I know I'm kind of late to the party, but this is easily on of the on of the best stories I've ever read from the Marvel universe. I can't say I'd recommend this to everyone though. As you probably know already the superheroes take a back seat to an 'average Joe' photographer in this one. I for one found it fascinating reliving some great moments in the history of Marvel from the point of view of the general public. One of my favorite moments was seeing the Fantastic Four's first clash with Galactus. It was funny to me to realize how odd the whole thing would have seemed from the out side. Mr. Fantastic just holds a little thing up to Galactus and he leaves. I mean what does one think after seeing such things?

I imagine that this read would be fun for a lot of long time fans. Going through and remembering different points in Marvel history. Though I think this is a great graphic novel I can also see this being some what boring looking for some of the more typical clash-of-titans type of comic book stories. Also, special note I really enjoy the art work of Alex Ross and in particular I enjoyed one panel where he worked in a homage to the painting Nighthawks, which while appearing in popular culture lots of other times before it fits in so well into Ross's style you almost wouldn't even notice it's there
1 of 1 people found the following review helpful
5.0 out of 5 stars The Masterpiece of Illustrated Literature 19 October 2009
By Tyler S. - Published on Amazon.com
Format: Hardcover Verified Purchase
Wizard gave this bad boy spot #2 on their best graphic novels of all time. I highly disagree, Marvels is better than DC: The New Frontier by a long shot. This novel is the most realistic superhero comic ever created. What would all of us puny humans have to say about all these superhero's destroying our property in fist fights? Regular Joe's don't usually have a huge appearance in superhero books, but now in Marvels the regular people carry the spotlight. This book looks at how people would react in a universe where superheroes are a part of daily life. Busiek's extremely realistic writing, and Alex Ross's super-real drawings make this graphic novel more than just a comic book.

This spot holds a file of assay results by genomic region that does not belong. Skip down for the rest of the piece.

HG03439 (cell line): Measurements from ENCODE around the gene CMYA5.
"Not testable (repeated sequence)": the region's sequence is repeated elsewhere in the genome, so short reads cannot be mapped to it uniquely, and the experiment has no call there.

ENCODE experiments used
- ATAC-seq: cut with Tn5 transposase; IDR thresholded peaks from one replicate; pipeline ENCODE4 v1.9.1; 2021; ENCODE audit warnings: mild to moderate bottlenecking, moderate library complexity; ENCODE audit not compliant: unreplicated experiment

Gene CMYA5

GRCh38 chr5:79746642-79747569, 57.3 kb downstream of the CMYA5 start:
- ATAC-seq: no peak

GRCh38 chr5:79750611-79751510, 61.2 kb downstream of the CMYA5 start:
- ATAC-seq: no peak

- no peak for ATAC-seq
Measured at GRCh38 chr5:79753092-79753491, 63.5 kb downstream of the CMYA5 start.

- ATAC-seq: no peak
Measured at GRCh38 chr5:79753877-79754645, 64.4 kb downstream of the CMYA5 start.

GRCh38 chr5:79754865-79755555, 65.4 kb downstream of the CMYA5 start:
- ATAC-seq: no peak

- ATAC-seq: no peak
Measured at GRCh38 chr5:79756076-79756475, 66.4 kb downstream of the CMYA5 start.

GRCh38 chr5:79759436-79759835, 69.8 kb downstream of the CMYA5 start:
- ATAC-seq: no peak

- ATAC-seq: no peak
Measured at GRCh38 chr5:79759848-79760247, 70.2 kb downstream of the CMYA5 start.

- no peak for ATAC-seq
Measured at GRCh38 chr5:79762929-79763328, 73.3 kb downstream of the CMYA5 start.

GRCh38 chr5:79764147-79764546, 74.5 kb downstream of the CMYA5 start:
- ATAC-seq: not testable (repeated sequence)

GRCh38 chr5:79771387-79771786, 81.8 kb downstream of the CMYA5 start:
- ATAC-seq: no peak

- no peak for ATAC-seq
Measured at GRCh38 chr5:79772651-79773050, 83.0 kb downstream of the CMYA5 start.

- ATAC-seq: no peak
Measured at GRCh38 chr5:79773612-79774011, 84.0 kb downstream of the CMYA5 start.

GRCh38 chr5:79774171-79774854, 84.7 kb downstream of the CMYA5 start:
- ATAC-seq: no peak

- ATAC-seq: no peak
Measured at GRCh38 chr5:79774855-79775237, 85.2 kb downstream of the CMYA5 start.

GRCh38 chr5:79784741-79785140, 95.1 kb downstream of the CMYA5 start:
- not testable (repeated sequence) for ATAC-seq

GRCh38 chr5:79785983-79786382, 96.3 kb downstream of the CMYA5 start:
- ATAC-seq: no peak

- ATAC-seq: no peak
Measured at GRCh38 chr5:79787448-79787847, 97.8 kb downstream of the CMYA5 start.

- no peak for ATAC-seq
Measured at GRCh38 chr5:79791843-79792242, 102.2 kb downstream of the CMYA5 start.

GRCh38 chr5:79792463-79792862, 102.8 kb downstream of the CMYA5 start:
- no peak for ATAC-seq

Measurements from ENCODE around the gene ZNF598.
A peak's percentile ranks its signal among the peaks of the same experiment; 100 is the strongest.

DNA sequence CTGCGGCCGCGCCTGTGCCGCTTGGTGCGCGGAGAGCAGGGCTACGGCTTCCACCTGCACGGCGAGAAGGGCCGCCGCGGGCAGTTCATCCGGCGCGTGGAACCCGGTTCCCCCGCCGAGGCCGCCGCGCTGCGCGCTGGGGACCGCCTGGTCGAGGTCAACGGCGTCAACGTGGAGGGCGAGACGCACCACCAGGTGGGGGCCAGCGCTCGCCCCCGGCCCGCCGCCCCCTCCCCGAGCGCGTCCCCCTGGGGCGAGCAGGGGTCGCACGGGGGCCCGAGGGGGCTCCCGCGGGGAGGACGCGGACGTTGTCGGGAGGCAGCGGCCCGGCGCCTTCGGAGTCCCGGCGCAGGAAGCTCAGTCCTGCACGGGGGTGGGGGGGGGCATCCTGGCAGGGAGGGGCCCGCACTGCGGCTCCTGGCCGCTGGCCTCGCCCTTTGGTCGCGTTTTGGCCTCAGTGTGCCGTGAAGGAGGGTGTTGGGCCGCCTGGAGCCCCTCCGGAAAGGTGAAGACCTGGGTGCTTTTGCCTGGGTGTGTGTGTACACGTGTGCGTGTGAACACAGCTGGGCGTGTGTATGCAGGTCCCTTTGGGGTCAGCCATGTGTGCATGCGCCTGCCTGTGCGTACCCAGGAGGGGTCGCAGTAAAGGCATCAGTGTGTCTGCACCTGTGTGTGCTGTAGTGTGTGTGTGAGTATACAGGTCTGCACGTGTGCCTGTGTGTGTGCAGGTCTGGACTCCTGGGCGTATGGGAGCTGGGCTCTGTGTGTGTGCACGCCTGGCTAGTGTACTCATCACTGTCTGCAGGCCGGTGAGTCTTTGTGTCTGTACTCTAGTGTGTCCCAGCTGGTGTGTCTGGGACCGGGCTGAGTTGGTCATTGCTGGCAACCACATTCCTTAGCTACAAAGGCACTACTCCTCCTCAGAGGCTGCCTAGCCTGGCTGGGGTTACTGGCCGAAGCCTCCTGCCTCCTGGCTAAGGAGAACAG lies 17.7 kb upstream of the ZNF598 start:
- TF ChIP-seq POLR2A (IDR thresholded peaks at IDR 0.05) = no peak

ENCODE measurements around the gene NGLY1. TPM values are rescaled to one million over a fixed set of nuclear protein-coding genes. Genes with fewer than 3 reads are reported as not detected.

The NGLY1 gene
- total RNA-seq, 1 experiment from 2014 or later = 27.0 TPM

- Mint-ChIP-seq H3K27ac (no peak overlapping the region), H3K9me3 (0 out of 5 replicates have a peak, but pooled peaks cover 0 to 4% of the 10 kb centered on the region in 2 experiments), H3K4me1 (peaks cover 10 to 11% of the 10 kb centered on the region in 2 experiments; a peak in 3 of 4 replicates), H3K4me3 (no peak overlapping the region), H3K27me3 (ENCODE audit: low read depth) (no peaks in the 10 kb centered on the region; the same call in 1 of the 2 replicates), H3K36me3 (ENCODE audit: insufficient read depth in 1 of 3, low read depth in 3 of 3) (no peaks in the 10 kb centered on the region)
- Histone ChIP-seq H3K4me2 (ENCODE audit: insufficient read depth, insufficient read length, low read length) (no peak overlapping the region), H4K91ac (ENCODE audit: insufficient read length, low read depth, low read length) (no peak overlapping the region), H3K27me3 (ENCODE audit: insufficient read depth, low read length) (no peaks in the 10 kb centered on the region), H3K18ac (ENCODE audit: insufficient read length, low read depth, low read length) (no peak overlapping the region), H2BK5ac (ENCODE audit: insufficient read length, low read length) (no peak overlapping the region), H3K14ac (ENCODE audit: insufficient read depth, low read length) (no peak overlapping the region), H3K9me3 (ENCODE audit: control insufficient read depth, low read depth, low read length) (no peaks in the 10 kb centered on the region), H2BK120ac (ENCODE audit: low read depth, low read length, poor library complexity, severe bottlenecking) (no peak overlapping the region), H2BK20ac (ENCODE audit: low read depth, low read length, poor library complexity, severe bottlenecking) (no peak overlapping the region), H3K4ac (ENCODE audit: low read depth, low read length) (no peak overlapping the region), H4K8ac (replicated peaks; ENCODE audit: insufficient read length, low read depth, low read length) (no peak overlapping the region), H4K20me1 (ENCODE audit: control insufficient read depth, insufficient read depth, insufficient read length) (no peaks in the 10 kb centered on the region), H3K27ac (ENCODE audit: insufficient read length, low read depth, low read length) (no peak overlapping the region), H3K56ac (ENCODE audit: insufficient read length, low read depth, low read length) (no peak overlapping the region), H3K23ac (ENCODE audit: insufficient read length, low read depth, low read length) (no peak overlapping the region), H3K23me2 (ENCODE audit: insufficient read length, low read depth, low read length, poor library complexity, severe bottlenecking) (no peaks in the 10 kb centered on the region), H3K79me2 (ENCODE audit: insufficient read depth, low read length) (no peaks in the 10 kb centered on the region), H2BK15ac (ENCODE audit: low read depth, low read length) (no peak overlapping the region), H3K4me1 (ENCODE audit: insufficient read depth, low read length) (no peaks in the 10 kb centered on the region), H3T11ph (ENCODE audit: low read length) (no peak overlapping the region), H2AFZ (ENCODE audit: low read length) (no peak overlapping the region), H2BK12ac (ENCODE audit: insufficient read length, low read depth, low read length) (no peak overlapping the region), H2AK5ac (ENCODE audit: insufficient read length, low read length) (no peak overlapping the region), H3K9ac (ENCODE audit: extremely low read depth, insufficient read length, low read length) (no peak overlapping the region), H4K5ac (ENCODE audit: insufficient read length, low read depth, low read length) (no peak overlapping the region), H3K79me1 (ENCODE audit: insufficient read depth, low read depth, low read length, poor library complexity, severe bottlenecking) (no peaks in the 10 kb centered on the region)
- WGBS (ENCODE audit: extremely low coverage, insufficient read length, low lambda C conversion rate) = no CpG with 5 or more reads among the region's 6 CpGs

The book travels from beginning to end in Marvel History. It's best to know a little bit of the history, or else you'll have no clue why Galactus is attacking Earth, or who in the world Gwen Stacy is. Any person without the history lesson isn't going to take away as much from Marvels as a fan would. However, if you are a fan, be prepared to read something you've never read before.
3 of 4 people found the following review helpful
5.0 out of 5 stars My Favorite Book 14 September 2008
By dasn0wman - Published on Amazon.com
Format: Paperback Verified Purchase
I cannot believe anyone giving this book a bad review. Some people complain they don't know anything about Marvel, well, I'm not a Fantastic Four fan and have no knowledge of its story history and I was able to enjoy the saga of Galactus which is supposed to be one of the greatest Marvel stories ever told. There are four stories in this book, and each one starts with an intro from the author/artist/notable Marvel celeb just in case you are not familiar with Marvel Universe. This book would probably be best enjoyed by someone familiar with the Universe but not really required.

The book starts off with a very strong intro on how the Human Torch came about. This is story-telling at its finest and I actually wish I could read more like this in the book.

The book then switches gears and every account is then looked through the eyes of the main character who is a everyday citizen employed as a photographer. The first story deals with the sudden appearance of superheroes, or as the book refers to them, marvels. The genius of the books lies in looking at the marvels from a different persepective, that of a everyday person which is not really done in any comic book story.

The second story continues with the mutants, notably the emergence of the X-Men as outcasts in society.

The third story is the legendary story of Galactus and Fantastic Four.

The final story is another historic one: the death of Gwen Stacey with the most famous Marvel character of all, Spider-Man!

Although I feel the story is somewhat lacking since it basically just traces some of the history of Marvel Universe, just the concept of looking at these marvels thru the eyes of an ordinary person is very revolutionary by itself. Still, I feel there is so much potential for an even better story. If there are any complaints it would be the story, but the writing is absolutely terrific and a joy to read. Now for the art. I kind of regret not getting the hardcover book because this is a book that I would like to keep and treasure for a long time and getting it as a hardcover would be a better investment. The art is just revolutionary. It took the artist, Alex Ross about a year just to finish the artwork for one of four stories in the book and almost 3 years in total. This is not cartoon pop art, this is fine art. The illustrations in the book are actual paintings, mostly derived from water colors. And they are not in abstract or impressionist style, but in portrait-like detail. It is absolutely the highest level a book can reach in terms of illustrations short of actual photographs which would be a quite a task in the making. So if anything, do yourself a favor and get this book for the artwork. You will not be disappointed.